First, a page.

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MySQL Workbench Manual  /  ...  /  Adding Foreign Key Relationships Using an EER Diagram Adding Foreign Key Relationships Using an EER Diagram

The vertical toolbar on the left side of an EER Diagram has six foreign key tools:

  • one-to-one non-identifying relationship

  • one-to-many non-identifying relationship

  • one-to-one identifying relationship

  • one-to-many identifying relationship

  • many-to-many identifying relationship

  • Place a Relationship Using Existing Columns

Differences include:

  • An identifying relationship: identified by a solid line between tables

    An identifying relationship is one where the child table cannot be uniquely identified without its parent. Typically this occurs where an intermediary table is created to resolve a many-to-many relationship. In such cases, the primary key is usually a composite key made up of the primary keys from the two original tables.

  • A non-identifying relationship: identified by a broken (dashed) line between tables

Create or drag and drop the tables that you wish to connect. Ensure that there is a primary key in the table that will be on the one side of the relationship. Click on the appropriate tool for the type of relationship you wish to create. If you are creating a one-to-many relationship, first click the table that is on the many side of the relationship, then on the table containing the referenced key. This creates a column in the table on the many side of the relationship. The default name of this column is table_name_key_name where the table name and the key name both refer to the table containing the referenced key.

When the many-to-many tool is active, double-clicking a table creates an associative table with a many-to-many relationship. For this tool to function there must be a primary key defined in the initial table.

Use the Model menu, Menu Options menu item to set a project-specific default name for the foreign key column (see Section, “The Relationship Notation Submenu”). To change the global default, see Section 3.2.4, “Modeling Preferences”.

To edit the properties of a foreign key, double-click anywhere on the connection line that joins the two tables. This opens the relationship editor.

Pausing your mouse pointer over a relationship connector highlights the connector and the related keys as shown in the following figure. The film and the film_actor tables are related on the film_id field and these fields are highlighted in both tables. Since the film_id field is part of the primary key in the film_actor table, a solid line is used for the connector between the two tables. After pausing over a relationship for a second, a yellow box is displayed that provides additional information.

Figure 9.11 The Relationship Connector

Content is described in the surrounding text.

If the placement of a connection's caption is not suitable, you can change its position by dragging it to a different location. If you have set a secondary caption, its position can also be changed. For more information about secondary captions, see Section, “Connection Properties”. Where the notation style permits, Classic for example, the cardinality indicators can also be repositioned.

The relationship notation style in Figure 9.11, “The Relationship Connector” is the default, crow's foot. You can change this if you are using a Commercial Edition of MySQL Workbench. For more information, see Section, “The Relationship Notation Submenu”.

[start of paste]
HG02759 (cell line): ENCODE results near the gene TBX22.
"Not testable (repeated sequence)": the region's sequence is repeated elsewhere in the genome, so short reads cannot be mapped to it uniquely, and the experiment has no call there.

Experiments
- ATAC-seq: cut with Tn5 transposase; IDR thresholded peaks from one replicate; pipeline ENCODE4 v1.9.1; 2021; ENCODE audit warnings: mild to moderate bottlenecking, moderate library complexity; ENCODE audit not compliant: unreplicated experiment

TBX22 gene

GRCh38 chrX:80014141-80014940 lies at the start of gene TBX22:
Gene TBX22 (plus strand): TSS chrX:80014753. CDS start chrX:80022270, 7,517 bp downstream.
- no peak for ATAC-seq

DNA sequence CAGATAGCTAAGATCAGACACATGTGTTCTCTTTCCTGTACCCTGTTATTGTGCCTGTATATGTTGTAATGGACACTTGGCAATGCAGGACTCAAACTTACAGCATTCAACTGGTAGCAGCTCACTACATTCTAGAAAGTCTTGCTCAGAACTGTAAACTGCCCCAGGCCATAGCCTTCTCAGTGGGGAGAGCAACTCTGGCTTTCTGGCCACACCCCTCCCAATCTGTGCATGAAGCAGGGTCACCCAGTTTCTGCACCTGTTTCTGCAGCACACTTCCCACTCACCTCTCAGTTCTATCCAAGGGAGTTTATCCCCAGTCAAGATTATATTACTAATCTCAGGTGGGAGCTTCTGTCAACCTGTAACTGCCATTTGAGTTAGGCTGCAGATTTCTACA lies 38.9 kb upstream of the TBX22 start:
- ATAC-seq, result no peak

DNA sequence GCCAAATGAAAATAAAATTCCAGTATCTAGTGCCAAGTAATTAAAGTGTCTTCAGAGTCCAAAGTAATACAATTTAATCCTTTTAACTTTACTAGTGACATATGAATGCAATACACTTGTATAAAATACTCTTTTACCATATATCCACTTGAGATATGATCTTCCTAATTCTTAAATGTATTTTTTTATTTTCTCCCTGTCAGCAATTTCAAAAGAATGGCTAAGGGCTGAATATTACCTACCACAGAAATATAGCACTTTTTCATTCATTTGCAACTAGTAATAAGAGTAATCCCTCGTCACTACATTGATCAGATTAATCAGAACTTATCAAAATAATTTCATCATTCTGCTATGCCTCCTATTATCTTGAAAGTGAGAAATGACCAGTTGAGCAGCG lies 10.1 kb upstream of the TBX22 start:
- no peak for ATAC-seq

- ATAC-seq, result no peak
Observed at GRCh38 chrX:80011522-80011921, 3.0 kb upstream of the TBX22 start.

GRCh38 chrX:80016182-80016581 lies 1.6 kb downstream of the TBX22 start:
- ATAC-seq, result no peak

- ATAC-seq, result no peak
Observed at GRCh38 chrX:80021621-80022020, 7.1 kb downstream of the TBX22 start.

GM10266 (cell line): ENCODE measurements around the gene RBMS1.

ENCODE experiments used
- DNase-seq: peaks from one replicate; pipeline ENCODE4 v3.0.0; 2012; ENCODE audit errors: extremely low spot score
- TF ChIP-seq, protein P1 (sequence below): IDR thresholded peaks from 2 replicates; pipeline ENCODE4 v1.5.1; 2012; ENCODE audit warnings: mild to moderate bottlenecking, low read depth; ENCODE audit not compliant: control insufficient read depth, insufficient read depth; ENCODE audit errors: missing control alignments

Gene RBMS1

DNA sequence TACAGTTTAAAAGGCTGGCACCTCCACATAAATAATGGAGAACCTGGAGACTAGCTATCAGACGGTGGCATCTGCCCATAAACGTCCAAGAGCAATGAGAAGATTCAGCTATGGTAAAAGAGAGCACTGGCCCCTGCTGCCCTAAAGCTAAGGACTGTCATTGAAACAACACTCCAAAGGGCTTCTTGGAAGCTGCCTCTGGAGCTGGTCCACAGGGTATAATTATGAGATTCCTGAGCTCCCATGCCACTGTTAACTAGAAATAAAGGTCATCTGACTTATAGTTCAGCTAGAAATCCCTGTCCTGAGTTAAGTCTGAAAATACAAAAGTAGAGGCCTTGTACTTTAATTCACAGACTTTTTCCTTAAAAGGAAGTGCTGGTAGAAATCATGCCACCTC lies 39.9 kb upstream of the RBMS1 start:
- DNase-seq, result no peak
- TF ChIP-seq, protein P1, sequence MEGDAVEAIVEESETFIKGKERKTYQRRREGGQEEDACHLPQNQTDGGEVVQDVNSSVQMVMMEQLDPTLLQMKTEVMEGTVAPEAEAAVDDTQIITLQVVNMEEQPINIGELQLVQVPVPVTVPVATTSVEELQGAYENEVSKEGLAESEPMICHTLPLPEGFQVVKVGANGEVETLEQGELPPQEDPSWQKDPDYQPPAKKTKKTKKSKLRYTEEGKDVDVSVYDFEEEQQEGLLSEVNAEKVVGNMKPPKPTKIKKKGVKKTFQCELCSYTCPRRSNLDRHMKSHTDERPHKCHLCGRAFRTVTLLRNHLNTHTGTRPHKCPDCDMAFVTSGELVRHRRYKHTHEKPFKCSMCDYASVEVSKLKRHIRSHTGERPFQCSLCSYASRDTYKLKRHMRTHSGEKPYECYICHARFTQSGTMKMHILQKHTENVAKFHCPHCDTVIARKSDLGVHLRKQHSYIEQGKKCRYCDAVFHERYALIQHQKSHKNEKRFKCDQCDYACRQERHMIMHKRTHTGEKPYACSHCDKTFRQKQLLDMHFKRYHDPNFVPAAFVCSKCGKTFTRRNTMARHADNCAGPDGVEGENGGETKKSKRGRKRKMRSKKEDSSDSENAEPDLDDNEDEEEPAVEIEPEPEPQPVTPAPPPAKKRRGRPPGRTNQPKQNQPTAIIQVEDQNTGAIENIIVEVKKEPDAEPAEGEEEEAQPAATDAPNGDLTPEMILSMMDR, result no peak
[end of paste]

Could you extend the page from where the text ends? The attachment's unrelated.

You can select multiple connections by holding down the Control key as you click a connection. This can be useful for highlighting specific relationships on an EER diagram.

User Comments
User comments in this section are, as the name implies, provided by MySQL users. The MySQL documentation team is not responsible for, nor do they endorse, any of the information provided here.
  Posted by Jack Barney on March 15, 2017
If you'd like for MySQL to generate the FK indices automatically for you, the following steps may be helpful when using the Workbench;
its for associative tables where a composite primary key is made up of foreign keys and you don't want to define or name separate indices for each foreign key constraint.

1. Create an associative table using the N:M selector tool, then choose the two tables to link.
2. Highlight each of the relationship lines attached to the new associative table, right-click and select "Delete", then "Keep" each column. This'll result in a table without any relationships.
3. Using the 1:N selector tool, select the associative table's first column, then the referenced column in the parent table.
4. Double-click on the associative table, in the window below, select the "Columns" tab (if not already visible), and uncheck the "PK" box for the column you just linked.
5. Using the 1:N selector tool, select the associative table's next column, then the referenced column in the parent table. This'll add the FK constraint column without adding an entry for the FK index.
6. Double-click on the associative table, in the window below, select the "Columns" tab (if not already visible), re-check the "PK" box for the first column.

Now, you have only the PRIMARY index/key list in the diagram for the associative table.

The following shows a sample of the output for an associative table linking a template and part tables. This would be the DDL run against the database when forward engineering:

DROP TABLE IF EXISTS `sample`.`template_part`;

CREATE TABLE IF NOT EXISTS `sample`.`template_part` (
PRIMARY KEY (`template_id`, `part_id`, `part_index`),
CONSTRAINT `fk_template_part_template_id`
FOREIGN KEY (`template_id`)
REFERENCES `sample`.`template` (`id`)
CONSTRAINT `fk_template_part_part_id`
FOREIGN KEY (`part_id`)
REFERENCES `sample`.`part` (`id`)

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